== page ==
Slow cooker, Weeknight dinner
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Slow-Cooker Weeknight Turkey Chili

Sorry for the lack of pictures; I’m leaving for a business trip later today. Unfortunately, that means I’m going to miss trick or treating tonight with the kids.*
*This will be the first time since Ben was 2, and we didn’t realize that Copley does their trick or treating the Sunday before Halloween – even if Halloween falls on the next Saturday. We were at my parents for dinner that night, so we didn’t see the trick or treaters. We were ready on Halloween, with our candy, and were wondering where everyone was? Luckily, Ben was young enough not to know the difference. We put his costume on, took some pictures, gave him a chocolate bar, and he was happy.

My mom would always make a big pot of chili on Halloween, and buy a pack of Halloween themed donuts*. I think this was her attempt to get us to eat some real food before our annual attempt to put ourselves into a diabetic coma. As a result, when the leaves start to fall, I get hungry for some “sissy chili” – ground beef, chili powder, and tomatoes**. Trying to be healthy, I’ve switched the recipe to ground turkey, and lots of beans.
*Mmmm. Doughnuts.
**Mom would be appalled – she doesn’t like beans in her chili. But – it’s my recipe now! Bwahahahahah! (Insert sound of sinister organ music playing here, preferably
Bach’s tocatta and fugue in D Minor.)

Recipe: Slow-Cooker Weeknight Turkey Chili

Serves 10 to 12

Ingredients:
1 tbsp vegetable oil
2 onions, chopped medium
1 red bell pepper, chopped medium
1/4 cup chili powder
1 tablespoon ground cumin
2 teaspoons ground coriander
1 teaspoon dried oregano
6 cloves garlic , minced
2 pounds 85 percent lean ground turkey (or a 20oz package)
Table salt and ground black pepper
1 can (28 ounces) tomato puree
1 (28-ounce) can diced tomatoes
4 (15.5-ounce) cans dark red kidney beans , drained and rinsed

Directions:
1. Heat oil in a large Dutch oven over medium heat until just starting to shimmer. Add onions and bell pepper, and 1 tsp salt, and cook until softened, about 5 minutes. Stir in spices and garlic and cook until fragrant, about 1 minute.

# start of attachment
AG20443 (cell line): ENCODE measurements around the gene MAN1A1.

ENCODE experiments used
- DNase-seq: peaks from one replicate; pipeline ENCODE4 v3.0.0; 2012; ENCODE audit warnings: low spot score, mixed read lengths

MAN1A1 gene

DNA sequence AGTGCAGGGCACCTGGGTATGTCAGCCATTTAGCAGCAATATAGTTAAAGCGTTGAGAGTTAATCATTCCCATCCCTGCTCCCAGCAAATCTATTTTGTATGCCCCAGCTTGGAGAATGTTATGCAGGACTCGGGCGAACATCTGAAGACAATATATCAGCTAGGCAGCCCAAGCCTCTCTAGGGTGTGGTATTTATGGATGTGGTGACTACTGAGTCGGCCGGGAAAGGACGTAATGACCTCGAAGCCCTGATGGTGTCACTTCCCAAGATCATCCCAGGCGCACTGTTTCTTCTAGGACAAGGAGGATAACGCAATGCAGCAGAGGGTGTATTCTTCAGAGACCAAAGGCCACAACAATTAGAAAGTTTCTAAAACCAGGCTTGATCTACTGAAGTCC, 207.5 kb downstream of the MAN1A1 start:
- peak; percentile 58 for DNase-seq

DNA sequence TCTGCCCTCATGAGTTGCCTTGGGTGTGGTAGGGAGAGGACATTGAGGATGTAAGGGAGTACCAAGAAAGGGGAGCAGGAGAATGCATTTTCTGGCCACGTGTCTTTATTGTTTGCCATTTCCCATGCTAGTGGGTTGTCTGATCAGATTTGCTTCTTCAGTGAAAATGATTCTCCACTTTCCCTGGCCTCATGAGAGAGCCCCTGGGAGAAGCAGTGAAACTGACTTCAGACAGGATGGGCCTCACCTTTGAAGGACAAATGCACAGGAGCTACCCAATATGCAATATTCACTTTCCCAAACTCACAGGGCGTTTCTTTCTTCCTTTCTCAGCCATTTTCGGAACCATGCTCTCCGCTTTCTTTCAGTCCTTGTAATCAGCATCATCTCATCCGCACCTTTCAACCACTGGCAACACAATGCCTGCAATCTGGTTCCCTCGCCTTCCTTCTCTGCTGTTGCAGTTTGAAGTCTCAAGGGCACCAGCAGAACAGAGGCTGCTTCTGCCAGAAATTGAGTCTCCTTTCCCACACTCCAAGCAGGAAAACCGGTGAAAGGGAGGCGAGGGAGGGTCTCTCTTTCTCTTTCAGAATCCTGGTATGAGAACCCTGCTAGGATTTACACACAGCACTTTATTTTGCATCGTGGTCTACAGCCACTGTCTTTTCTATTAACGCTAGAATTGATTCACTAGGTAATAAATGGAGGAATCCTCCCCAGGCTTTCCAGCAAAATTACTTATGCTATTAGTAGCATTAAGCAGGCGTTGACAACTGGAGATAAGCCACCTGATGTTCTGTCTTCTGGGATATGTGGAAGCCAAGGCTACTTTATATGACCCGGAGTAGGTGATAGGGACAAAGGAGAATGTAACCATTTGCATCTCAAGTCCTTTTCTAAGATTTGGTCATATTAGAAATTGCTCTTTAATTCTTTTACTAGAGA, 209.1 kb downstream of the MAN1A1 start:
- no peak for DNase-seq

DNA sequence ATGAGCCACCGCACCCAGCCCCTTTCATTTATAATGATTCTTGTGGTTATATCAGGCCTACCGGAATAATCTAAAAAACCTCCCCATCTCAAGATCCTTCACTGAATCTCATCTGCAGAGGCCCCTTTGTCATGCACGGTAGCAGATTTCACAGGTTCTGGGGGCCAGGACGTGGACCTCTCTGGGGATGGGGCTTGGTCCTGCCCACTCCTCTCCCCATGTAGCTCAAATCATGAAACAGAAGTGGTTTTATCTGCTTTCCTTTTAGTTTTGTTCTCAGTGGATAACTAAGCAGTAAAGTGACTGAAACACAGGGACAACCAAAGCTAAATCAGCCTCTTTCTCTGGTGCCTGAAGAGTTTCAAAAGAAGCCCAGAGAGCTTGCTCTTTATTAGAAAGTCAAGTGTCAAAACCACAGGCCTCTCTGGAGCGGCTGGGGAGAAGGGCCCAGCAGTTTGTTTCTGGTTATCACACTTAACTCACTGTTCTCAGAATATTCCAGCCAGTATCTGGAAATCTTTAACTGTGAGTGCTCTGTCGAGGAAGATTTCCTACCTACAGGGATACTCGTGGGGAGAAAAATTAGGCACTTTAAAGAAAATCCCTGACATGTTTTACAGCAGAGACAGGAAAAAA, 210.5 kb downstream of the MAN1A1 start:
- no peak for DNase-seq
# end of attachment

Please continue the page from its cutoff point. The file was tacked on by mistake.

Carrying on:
2. Add turkey, 2 teaspoons salt, and 1 teaspoon pepper. Increase heat to medium-high and cook, using wooden spoon to break up turkey into 1/2-inch pieces, and scraping up any browned bits from the bottom of pot, until just slightly pink, about 5 minutes.

3. Add tomato puree and diced tomatoes to empty pot and bring to simmer over medium-high heat, scraping up any browned bits from bottom of pot. Transfer contents to slow-cooker insert.

4. Set slow cooker to low, cover, and cook until tender, 6 to 8 hours, stirring in beans during last hour of cooking. (Alternately, cook on high for 3 to 4 hours.) Adjust seasonings and serve. (Leftovers can be refrigerated for several days or frozen for several months.)

Notes:
*Hotter Chili: add 1/2 teaspoon cayenne pepper and 1/2 teaspoon red pepper flakes with the other spices. Or, add 1tsp chipotle en adobo puree for a nice smoky heat.

*Make Ahead: Do through step 3 the night before. Transfer the chili to an airtight container and refrigerate overnight. In the morning, transfer it to your slow cooker and proceed with step 4.

*No Slow Cooker: Replace step 4 with: Add beans, return to a simmer, and simmer chili for 1 hour. Adjust seasonings and serve.

*Serve with sour cream and cheese to cool the burn. Or, with pickled jalapenos to increase the burn.

*Substitutions: I like doing half black beans and half kidney beans, to add some bean variety. Also, I doubled the beans from the original recipe – if you prefer a meatier chili, only use 2 cans. Also, I don’t always have tomato puree on hand, so I just use more diced tomatoes.

*Don’t cook for more than 8 hours – the meat will dry out.

Adapted from Cook’s Country magazine, June 2006.


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Filed under: Slow cooker, Weeknight dinner

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Hi! I’m Mike Vrobel. I’m a dad and an enthusiastic home cook; an indie cookbook author and food blogger with a day job, a patient spouse, and three kids who would rather have hamburgers for dinner.

1 Comment

  1. I substituted seitan for the turkey, added some butter and salt to approximate the difference, and it was delicious. The chili I used was Scotch Bonnet. A bit hotter than most chili powder, but it doesnt have a lasting heat so you want some more almost immediately.

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